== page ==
In a Commentary page column on Feb. 6,
Charles M. Madigan said he was inventing a word, "info-pimp"
to describe using rumors as news. The word has been used
before and was not invented by Mr. Madigan. His Feb. 27 column
on the Commentary page explains.
I have always been terrible
at the "journalists stick together" thing.
In my era, independence was assumed, along
with competitive drive that made socializing a little
uncomfortable. I once dismantled a guy's phone so he couldn't
call in his story first.
No one at United Press
International told me to do that. No one had to.
felony, I think, but I really hated losing.
non-journalists, do not sit around and ponder the business, an
ailment these days because its future now involves the
question: Does it have one?
Still, the people I have
admired the most have always been journalists. I love my
I am bringing this up for two
I am angry at the sneering use of the phrase
"mainstream media," by bloggers. I am also upset by the
obvious decline in standards that would allow a ridiculous
slander about Sen. Barack Obama (D-Ill.) to become news for a
little while until reality intervened.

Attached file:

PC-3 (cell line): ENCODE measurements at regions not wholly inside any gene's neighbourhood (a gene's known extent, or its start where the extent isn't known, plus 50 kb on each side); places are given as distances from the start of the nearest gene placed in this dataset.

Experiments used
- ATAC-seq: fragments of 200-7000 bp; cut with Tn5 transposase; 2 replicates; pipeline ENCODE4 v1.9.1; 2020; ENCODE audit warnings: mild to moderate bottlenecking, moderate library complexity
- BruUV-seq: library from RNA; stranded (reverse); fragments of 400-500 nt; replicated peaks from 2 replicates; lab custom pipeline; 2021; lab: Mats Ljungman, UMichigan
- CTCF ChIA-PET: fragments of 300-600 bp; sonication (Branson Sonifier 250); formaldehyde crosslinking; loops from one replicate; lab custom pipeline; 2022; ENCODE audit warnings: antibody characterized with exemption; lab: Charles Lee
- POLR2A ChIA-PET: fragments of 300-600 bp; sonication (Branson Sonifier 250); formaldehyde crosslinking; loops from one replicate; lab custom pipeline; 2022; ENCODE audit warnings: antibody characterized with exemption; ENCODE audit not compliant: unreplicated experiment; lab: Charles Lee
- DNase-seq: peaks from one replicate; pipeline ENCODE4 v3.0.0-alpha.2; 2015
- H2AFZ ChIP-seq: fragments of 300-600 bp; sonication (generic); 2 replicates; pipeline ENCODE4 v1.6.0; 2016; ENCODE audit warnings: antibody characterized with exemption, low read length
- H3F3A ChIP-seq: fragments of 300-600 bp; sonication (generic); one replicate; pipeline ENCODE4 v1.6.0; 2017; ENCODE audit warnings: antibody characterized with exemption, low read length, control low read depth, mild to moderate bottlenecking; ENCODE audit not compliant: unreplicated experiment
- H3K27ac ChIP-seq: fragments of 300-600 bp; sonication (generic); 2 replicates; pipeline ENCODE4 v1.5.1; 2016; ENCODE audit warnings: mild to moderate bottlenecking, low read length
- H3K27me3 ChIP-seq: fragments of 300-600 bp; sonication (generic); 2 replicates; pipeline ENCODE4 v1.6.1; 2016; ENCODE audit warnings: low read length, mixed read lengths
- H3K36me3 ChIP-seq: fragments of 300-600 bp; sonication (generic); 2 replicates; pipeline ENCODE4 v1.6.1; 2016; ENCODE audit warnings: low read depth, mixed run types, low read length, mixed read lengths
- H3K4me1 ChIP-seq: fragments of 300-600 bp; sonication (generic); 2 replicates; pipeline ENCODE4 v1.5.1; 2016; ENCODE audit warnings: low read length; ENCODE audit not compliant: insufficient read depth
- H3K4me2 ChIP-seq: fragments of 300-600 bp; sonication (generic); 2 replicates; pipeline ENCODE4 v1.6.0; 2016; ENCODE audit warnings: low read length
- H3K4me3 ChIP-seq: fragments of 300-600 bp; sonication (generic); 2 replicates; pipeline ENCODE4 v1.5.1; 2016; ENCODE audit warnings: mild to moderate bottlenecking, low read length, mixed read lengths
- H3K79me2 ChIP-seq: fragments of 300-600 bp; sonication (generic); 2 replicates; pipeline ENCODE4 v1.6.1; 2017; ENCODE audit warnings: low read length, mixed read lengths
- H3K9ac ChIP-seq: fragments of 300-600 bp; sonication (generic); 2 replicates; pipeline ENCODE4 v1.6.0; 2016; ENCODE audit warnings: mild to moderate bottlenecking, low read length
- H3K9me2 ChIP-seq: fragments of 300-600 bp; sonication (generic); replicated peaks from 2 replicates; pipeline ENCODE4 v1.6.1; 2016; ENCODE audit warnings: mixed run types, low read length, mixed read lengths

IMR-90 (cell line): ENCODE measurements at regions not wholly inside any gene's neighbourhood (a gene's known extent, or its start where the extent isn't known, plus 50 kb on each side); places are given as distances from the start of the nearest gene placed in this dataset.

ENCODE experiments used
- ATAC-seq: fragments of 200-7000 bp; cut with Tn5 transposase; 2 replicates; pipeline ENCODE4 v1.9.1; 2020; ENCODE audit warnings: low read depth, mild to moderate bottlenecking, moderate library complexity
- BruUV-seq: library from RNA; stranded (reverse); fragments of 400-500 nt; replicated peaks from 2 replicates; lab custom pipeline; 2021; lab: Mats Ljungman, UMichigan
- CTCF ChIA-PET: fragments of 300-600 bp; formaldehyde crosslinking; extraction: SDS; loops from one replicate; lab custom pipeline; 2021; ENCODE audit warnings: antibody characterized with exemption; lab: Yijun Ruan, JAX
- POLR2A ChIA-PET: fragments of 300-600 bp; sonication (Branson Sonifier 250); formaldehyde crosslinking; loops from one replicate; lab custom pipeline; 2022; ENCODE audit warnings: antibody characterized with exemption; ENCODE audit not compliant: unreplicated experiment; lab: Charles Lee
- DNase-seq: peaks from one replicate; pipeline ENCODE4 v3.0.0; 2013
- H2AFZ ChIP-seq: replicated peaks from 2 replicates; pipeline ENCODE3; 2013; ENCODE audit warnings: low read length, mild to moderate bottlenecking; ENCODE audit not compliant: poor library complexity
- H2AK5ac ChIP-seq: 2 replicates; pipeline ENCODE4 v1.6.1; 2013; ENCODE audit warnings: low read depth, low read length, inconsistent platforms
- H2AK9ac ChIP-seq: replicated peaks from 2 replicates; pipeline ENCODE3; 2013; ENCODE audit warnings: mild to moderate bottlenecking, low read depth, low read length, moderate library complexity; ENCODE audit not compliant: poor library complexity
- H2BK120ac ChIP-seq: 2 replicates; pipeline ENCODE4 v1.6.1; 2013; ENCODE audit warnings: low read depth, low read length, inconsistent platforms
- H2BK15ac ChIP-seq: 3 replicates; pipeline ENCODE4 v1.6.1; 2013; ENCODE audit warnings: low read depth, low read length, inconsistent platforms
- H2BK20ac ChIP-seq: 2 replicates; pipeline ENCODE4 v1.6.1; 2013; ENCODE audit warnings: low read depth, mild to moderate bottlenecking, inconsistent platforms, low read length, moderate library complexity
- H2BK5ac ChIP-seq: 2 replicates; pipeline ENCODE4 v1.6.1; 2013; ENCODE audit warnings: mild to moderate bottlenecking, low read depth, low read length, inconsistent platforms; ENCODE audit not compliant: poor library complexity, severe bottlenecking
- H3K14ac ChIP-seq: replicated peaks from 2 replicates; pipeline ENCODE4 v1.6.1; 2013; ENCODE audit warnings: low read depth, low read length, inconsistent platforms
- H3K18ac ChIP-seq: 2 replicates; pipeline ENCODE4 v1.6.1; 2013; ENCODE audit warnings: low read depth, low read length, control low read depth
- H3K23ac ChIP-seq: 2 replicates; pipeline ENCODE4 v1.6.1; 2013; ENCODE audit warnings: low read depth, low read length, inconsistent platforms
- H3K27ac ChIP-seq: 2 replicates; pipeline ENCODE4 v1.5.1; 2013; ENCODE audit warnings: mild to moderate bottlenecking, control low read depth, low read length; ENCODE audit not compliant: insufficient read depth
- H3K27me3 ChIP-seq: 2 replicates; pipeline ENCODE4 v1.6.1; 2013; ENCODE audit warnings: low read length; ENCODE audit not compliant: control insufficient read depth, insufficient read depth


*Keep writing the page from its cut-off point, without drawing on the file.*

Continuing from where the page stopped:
People do a lot
of things backward these days.
I once counseled a buddy
who had blasted his disastrous way through a string of
wonderful girlfriends that he might have more luck if they
actually got to know one another before they became intimate.
(Note: This is a euphemism for having sex!)
this was brilliantly novel, tried it out and ended up married
for some decades until that, too, blew up because some people
just can't take advice.
I feel the same way about
Before you become intimate (Note: This is not
a euphemism for sex!), you really have to know them. You don't
go into the tawdry world of information and fall into a swoon
over some wacky Internet-fueled tidbit.
who says she loves you, wants you to check it out, or
something like that.
People who pick up questionable
things and present them as real are info-pimps.
invented that word. I like the sound of it.
images of parasites, laptops in place, typing up a storm and
then putting it out on the street, where the gullible,
thinking it's the real deal, just gobble it up.
Swift Boat Veterans for Truth with their sneaky attack on Sen.
John Kerry (D-Mass.) in the last presidential contest were
It would have been a lot easier if they had
just said, "We hate his guts because he was anti-war and let
his comrades down," and let it go. Betrayal is really bad
enough. You don't have to pretend there is "news"